NGC 604 – a gigantic gas cloud in the Triangulum Galaxy
This image shows NGC 604, located within the Triangulum Galaxy. Some 1500 light-years across, this is one of the largest, brightest concentrations of ionised hydrogen (H II) in our Local Group of galaxies, and it is a major centre of star formation.
The gas in NGC 604, around nine-tenths of which is hydrogen, is gradually collapsing under the force of gravity to create new stars. Once these stars have formed, the energetic ultraviolet radiation they emit excites the remaining gas in the cloud.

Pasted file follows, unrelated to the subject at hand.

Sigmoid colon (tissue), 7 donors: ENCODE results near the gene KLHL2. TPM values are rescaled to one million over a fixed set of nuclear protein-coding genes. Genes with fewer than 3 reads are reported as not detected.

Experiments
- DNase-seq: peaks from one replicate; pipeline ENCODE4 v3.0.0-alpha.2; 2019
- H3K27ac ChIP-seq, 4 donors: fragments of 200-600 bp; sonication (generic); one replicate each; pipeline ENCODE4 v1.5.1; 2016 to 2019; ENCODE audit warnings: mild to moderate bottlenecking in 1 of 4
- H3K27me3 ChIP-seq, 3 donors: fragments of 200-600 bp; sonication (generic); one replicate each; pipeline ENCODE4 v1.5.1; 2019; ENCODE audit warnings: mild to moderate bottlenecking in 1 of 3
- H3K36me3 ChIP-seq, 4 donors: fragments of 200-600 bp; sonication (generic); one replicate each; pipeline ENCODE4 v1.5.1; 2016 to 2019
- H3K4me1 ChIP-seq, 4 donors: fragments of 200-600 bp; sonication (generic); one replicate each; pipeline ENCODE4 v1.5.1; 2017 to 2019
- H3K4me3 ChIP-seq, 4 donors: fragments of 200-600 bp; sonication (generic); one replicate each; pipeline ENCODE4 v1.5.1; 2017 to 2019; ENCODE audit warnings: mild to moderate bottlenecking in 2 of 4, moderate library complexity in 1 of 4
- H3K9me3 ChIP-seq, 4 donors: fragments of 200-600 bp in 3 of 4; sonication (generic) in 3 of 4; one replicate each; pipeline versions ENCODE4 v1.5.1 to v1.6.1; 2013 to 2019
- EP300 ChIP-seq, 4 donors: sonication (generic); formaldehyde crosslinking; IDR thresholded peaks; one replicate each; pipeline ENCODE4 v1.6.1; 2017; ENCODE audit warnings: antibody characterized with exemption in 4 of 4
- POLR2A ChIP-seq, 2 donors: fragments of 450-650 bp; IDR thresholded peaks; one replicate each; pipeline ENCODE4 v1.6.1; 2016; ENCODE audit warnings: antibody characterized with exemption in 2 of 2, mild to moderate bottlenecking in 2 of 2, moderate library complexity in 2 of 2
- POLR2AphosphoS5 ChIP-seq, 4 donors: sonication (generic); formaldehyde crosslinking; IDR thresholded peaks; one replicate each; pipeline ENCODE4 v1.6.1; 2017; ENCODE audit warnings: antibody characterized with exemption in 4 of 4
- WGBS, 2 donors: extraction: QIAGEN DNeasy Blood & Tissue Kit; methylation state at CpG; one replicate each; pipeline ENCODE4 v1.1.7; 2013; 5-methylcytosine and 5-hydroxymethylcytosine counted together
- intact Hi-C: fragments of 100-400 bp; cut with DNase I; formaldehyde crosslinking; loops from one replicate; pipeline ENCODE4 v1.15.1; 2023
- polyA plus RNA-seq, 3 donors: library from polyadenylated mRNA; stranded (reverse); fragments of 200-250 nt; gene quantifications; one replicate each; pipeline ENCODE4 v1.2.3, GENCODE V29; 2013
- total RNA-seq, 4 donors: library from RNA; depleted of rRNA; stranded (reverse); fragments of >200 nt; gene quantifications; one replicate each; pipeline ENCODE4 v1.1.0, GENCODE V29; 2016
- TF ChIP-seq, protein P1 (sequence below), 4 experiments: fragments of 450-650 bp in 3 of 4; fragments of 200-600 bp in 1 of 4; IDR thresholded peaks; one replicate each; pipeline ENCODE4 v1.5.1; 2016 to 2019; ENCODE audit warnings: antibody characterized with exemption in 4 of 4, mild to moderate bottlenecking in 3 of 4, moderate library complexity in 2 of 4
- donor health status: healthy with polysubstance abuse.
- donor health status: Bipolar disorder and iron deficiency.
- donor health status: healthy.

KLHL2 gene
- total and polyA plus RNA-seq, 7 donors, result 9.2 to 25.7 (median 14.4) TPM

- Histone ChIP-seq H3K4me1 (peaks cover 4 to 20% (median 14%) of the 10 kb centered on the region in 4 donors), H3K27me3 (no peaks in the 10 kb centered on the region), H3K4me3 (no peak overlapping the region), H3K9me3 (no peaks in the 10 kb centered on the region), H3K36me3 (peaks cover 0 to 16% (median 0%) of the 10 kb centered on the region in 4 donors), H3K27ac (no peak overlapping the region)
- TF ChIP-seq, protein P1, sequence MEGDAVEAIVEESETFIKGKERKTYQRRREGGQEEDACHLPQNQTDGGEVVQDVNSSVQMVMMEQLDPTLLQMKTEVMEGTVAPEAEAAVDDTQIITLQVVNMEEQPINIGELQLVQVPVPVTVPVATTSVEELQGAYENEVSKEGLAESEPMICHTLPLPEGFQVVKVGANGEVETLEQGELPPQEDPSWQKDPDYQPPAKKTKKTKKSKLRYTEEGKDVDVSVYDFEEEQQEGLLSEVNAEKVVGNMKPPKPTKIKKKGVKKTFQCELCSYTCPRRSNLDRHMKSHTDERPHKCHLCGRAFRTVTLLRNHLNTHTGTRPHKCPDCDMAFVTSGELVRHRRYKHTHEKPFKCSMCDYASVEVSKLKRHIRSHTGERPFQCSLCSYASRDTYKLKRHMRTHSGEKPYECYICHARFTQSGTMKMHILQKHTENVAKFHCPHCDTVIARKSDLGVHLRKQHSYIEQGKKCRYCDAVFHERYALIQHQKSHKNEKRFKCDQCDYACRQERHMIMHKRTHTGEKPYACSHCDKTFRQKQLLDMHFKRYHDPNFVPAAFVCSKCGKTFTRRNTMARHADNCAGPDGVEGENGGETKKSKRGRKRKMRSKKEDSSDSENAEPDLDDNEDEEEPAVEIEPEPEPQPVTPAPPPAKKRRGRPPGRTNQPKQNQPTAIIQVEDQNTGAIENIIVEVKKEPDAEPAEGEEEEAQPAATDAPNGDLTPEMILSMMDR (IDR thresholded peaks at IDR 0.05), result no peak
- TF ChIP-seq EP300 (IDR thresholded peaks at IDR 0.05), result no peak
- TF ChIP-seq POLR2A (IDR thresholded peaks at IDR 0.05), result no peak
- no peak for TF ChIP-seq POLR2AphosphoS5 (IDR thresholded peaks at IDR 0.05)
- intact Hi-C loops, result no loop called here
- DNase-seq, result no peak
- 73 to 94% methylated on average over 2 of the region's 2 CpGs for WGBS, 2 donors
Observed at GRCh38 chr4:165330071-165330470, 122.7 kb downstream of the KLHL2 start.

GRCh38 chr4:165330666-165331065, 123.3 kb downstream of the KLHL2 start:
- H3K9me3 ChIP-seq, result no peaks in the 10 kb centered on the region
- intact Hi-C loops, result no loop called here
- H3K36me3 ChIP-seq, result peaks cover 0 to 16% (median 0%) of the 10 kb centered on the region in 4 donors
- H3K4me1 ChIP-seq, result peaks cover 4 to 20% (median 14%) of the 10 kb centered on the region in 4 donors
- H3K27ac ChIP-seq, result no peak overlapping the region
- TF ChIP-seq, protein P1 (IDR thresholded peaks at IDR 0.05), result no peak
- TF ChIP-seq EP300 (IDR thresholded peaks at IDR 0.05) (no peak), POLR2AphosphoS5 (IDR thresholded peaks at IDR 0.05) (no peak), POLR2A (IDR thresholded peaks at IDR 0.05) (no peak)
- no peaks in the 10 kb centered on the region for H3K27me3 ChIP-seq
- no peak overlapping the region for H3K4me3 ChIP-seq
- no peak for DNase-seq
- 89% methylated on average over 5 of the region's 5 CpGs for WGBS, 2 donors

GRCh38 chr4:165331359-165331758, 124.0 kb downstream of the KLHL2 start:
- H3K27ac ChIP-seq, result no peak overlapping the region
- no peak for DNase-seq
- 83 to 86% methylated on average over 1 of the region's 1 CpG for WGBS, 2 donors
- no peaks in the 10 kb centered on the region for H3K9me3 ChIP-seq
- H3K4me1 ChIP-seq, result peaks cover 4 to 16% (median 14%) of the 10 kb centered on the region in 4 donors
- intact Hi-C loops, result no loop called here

This image is only a tiny part of the large wide-field image of the Triangulum Galaxy created by the NASA/ESA Hubble Space Telescope.
Hubble has observed this object before, with different cameras: In 2003, using the WFPC2 and in 2010, using the ACS. The different colours in the images have their origin in the different filters being used.